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(en) US, Plainfield, Vermont, Renewing the Anarchist Tradition (RAT): Call for Panelists (proposals due on or before Sept. 1)

From Worker <a-infos-en@ainfos.ca>
Date Thu, 12 Aug 2004 07:46:52 +0200 (CEST)


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A scholarly conference by and for the anti-authoritarian Left September
24-26, 2004 in Plainfield, Vermont http://www.homemadejam.org/renew
DEADLINE: by or before SEPTEMBER 1, 2004
Besides individual presentations, this year’s RAT
conference will feature a series of panels, meant to
highlight a variety of perspectives on each panel (in
order to create cordial “debates”). Currently, we have
five panels—on class, economics, international solidarity,
the anti-globalization movement, and the DIY movement beyond
capitalism—but we are seeking another five to ten.

Below, you’ll find a list of panels that have been
suggested to us for the RAT conference. If you are
interested in participating in any of them, get in
touch by or before September 1. Please provide your
name, complete contact information (especially e-mail
address), title of the panel you’re interested in, and
a two- to three-sentence description of your argument
or perspective for that panel, and send all that
information to both RAT coorganizers, Cindy
(cbmilstein@yahoo.com) and John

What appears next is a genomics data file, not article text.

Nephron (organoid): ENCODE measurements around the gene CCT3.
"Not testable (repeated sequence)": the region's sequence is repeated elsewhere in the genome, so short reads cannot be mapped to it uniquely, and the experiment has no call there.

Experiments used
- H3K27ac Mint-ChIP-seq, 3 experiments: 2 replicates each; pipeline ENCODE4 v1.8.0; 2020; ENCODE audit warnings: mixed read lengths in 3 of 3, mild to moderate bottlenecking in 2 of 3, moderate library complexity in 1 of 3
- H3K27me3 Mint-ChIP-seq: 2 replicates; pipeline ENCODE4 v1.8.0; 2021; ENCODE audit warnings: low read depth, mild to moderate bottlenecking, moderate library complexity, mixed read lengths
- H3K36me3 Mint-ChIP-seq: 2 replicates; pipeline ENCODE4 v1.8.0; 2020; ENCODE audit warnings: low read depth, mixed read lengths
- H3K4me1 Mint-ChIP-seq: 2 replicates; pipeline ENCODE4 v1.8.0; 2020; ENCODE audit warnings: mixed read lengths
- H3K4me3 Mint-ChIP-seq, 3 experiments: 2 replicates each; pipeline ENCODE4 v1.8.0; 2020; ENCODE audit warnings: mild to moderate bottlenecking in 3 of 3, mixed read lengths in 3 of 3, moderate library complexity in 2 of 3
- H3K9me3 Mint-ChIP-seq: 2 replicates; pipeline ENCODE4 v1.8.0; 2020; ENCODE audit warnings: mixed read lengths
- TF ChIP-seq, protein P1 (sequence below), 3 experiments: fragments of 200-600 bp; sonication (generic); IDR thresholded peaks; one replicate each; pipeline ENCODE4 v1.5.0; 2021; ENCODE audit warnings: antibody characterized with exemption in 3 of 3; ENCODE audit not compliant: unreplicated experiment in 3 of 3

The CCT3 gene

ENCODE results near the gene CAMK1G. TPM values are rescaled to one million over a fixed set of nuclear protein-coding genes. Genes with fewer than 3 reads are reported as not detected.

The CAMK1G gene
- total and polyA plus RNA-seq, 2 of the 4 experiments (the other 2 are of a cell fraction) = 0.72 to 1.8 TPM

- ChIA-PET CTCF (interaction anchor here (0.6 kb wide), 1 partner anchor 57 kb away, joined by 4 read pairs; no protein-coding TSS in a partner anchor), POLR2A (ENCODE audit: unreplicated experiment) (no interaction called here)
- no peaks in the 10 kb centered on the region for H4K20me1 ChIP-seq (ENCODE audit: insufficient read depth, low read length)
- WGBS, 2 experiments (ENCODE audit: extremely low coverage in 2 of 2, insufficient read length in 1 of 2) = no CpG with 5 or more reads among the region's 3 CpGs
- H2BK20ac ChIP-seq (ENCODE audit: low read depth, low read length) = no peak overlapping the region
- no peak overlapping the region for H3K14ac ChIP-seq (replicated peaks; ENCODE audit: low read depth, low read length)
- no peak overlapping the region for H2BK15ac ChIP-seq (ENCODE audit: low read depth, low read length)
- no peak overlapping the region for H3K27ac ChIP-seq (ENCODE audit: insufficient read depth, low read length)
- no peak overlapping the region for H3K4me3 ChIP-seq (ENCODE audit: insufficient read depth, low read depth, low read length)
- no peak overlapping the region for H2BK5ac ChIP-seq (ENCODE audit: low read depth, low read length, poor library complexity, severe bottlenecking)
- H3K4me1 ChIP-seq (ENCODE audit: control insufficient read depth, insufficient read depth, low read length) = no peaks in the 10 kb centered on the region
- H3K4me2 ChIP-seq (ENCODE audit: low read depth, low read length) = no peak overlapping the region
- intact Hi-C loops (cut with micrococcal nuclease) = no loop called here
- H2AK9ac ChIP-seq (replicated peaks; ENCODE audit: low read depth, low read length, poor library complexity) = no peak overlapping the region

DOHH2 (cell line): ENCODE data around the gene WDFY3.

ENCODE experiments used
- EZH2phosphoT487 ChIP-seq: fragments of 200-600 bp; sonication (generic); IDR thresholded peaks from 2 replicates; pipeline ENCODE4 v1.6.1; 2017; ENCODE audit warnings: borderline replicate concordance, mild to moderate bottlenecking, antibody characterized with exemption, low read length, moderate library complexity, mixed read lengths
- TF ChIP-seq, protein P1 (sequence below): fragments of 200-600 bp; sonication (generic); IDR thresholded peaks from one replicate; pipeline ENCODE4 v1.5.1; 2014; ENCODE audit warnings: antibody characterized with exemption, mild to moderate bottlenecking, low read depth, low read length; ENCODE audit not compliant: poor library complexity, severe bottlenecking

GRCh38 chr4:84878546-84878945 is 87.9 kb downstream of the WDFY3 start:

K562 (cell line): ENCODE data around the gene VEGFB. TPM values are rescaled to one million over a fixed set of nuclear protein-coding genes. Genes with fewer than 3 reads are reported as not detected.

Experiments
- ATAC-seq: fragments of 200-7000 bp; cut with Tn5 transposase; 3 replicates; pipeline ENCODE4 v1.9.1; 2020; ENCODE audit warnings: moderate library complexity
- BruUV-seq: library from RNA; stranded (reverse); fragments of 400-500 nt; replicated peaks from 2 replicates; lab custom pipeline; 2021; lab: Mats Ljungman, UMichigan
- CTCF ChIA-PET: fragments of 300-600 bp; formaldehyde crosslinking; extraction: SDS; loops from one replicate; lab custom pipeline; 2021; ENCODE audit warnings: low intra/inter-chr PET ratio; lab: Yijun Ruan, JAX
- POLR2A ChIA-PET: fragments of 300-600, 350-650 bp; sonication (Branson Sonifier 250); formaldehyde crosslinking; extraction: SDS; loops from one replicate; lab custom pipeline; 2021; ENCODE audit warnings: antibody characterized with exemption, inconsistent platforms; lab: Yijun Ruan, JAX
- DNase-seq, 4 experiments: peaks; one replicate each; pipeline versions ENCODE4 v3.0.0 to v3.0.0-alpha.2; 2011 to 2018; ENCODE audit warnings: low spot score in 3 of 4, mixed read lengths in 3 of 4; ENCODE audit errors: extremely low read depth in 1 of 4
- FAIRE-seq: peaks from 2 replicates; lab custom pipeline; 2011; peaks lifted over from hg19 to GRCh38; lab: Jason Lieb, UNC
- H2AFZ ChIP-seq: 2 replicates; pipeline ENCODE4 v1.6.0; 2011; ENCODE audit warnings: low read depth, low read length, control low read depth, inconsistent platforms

(jpetrovato@hotmail.com)

We especially encourage people of color, women, glbqt
people, and others often marginalized by activist and
scholarly events to propose themselves (or send us
recommendations for panelists to approach, including
an e-mail address). We will attempt to fill up panels
by the September 1 deadline, taking diversity of
backgrounds and perspectives into account. If there
aren’t enough people interested in a panel mentioned
below, we may need to cancel that specific panel. If
this becomes the case, we may suggest redesigning a
panel into an individual presentation. You may apply
for up to three panels. Finally, feel free to suggest
other panel ideas or propose a whole panel (with three
to four panelists).

Keep in mind that all panelists also need to register
in advance and pay for RAT; for registration and
logistical details, see
http://www.homemadejam.org/renew.

POTENTIAL PANELS:

Race and Ethnicity

The issue of race has become an important issue for
contemporary anarchists. Magazines and journals are
filled with articles that question whether anarchism
is relevant for people of color. Further, questions
such as white privilege and the necessity of
organizing anarchists of color separately from the
mainstream anarchist movement have emerged. This panel
will explore how the anarchist movement has
articulated “race” and ethnicity, and how this relates
to building a movement. Questions may also include how
anarchists have historically understood “race” and
whether such definitions are inadequate to the
present.

Queer and Transgender People and Anarchism

What is the nature of the relationship between sex,
gender, and sexuality, and systems of power and
capitalism, and how does all this relate to – or
question and/or remake -- anarchism? This panel will